The visual side of Pottermore is really nice although the choice of keeping everything dark and shadowy is a bit strange and alienating. You don’t really see any of the characters, so you feel pretty much alone in this artificial universe. The website is 3 dimensional, making it possible to get deep into the layers of the “moments” but there is not enough to do as each “moment” only has two or three things to read and/or collect and that is way too little. I managed to get through the entire first book within an hour! The shopping at Diagon Alley and the sorting at Hogwarts were far the best “moments” because you could spent more time there than in any other “moments”. Still, I don’t feel that Pottermore really caters to the many HP fans and the lack of sound, be it music or background noises, is a big mistake. It just feels…empty.
While on Pottermore you compete with the other houses for the House Cup by gaining points. You gain points from brewing potions, winning duels and finding hidden objects, but as the duels page is down and the potion page freezes, I’m only able get points by finding objects. There are about 41 hidden in the first book and each one gets you 1 point, so how some of my fellow Ravenclaw students have got 8,000 points already, I don’t know. I still haven’t reached 40!
Pottermore is supposed to be a place where Harry Potter fans meet, play, chat and hang out. You can add friends to your account – if you know their Pottermore usernames, that is. You don’t choose your username yourself, so you have to live with whatever the website chooses for you. I have one that makes me sound like a very old, wicked reptile, but at least it isn’t as ridiculous as some of the other names, I’ve encountered. Anyway, it’s difficult to add friends as you’re not supposed to tell your username to anyone, so in the end you add friends randomly. At least the 14 friends I have on Pottermore are total strangers who have probably added me for the same reason that I have added them: to have someone to duel with whenever the duel page is back! I’ve never chatted with any of them for sure.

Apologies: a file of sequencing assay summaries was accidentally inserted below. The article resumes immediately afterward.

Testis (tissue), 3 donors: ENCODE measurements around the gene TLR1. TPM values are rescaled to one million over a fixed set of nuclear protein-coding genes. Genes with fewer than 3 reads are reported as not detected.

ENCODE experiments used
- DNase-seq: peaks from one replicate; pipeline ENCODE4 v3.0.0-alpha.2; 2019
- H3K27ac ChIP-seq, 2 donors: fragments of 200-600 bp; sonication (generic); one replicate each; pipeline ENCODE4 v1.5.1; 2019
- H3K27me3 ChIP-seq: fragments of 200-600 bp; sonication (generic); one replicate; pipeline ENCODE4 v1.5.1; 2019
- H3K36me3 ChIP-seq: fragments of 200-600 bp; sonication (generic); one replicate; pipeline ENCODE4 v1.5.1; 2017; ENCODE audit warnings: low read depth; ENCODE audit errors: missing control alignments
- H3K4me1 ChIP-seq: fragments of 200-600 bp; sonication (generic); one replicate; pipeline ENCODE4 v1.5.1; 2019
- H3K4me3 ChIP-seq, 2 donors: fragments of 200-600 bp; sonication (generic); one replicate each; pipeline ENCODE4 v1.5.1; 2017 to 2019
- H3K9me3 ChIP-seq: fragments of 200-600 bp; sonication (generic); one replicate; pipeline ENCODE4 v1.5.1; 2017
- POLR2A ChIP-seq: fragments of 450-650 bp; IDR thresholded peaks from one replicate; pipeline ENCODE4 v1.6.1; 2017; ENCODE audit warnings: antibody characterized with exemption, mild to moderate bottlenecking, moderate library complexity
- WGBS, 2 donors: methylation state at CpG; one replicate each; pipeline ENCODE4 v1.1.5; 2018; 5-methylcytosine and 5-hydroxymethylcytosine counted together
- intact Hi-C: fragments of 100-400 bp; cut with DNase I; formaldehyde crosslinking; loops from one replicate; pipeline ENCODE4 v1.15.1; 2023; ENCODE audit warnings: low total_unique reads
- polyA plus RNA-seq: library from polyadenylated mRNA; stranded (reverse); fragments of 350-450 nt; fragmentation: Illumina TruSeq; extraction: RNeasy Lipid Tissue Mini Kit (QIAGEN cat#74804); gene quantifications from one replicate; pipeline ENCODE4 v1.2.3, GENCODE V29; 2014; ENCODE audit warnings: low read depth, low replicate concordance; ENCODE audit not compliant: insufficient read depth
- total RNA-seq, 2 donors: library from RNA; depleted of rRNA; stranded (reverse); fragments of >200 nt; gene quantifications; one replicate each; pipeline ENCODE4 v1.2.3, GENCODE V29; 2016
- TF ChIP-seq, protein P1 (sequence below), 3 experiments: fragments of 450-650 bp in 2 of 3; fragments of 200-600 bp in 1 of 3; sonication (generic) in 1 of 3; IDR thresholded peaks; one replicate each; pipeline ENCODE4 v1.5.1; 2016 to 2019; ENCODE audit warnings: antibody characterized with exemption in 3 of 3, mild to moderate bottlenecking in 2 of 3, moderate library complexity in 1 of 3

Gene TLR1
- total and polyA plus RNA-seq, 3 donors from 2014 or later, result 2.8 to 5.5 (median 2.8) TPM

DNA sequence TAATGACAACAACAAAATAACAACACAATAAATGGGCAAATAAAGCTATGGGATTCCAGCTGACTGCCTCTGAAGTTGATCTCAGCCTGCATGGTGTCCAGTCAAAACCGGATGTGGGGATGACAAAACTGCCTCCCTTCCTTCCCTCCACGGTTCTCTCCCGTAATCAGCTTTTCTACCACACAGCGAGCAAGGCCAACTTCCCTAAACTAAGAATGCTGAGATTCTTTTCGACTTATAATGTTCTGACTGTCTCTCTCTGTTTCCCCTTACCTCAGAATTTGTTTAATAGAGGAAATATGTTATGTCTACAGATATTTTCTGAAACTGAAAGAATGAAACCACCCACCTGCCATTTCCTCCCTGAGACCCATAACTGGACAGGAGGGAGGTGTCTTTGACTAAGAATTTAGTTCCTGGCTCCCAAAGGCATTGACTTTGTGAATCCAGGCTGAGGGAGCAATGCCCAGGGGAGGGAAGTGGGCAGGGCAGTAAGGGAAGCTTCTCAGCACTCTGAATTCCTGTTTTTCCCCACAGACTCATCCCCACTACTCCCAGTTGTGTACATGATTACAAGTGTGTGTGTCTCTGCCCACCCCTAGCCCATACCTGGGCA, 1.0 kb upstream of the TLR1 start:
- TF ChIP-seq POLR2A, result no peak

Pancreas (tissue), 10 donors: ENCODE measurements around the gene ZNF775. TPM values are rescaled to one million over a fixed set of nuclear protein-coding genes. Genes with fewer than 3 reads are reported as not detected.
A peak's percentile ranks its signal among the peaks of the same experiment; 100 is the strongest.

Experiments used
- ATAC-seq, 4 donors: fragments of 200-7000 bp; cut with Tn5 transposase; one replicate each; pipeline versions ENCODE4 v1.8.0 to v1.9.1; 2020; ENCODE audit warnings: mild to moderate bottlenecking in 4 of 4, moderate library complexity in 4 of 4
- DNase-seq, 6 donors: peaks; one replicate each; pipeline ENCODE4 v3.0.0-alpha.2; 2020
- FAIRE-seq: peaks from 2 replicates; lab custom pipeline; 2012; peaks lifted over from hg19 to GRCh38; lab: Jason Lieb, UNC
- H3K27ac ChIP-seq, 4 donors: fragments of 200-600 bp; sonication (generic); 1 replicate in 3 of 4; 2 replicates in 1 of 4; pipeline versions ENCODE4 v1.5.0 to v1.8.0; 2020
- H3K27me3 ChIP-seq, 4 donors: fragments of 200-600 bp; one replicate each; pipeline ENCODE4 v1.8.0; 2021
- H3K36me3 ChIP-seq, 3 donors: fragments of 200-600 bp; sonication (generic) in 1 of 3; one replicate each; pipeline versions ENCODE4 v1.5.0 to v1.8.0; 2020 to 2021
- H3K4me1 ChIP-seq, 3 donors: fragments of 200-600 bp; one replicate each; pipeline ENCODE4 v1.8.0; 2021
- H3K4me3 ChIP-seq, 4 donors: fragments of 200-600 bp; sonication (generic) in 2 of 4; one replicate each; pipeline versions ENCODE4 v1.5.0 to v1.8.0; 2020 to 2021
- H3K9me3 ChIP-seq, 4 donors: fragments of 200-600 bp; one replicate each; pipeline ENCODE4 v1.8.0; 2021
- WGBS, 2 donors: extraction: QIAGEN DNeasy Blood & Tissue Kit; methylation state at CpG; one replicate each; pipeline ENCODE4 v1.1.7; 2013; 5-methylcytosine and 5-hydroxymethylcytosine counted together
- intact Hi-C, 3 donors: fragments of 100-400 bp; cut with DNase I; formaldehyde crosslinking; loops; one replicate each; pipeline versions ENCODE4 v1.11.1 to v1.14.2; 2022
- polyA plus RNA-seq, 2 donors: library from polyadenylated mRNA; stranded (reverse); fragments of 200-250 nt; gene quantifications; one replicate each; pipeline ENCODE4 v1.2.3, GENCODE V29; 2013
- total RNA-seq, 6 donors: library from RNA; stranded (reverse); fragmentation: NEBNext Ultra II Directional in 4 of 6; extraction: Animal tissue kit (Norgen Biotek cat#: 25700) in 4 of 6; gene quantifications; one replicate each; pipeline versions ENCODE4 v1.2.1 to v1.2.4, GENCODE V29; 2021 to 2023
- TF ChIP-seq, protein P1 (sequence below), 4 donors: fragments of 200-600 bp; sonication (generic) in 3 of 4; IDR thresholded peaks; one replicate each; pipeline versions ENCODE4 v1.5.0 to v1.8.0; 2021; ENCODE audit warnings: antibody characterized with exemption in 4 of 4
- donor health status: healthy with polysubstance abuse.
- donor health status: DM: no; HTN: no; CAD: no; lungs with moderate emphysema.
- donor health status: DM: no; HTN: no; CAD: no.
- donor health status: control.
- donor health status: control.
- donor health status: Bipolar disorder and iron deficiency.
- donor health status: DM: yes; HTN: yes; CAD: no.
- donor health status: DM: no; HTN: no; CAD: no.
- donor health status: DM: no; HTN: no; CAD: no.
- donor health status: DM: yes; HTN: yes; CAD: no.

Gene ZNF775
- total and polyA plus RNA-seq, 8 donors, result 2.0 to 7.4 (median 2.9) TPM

Well, all in all Pottermore could become an interesting website once we are out of the Beta period. I hope to see a lot of improvement to the site by the end of October 2011 when registration will open to everyone. Hopefully the next book “Harry Potter and the Chamber of Secrets” will then be accessible, too, as frankly, six weeks of “Harry Potter and The Philosopher’s Stone” is getting on my nerves! By the time that registration opens to everyone I’m sure that Pottermore is going to launch the part of the website that reveals its true purpose: to sell e-book and audiobook versions of the seven Harry Potter novels. We haven’t seen that in the Beta version, but don’t be fooled. Selling books is what Pottermore is all about. Happy buying!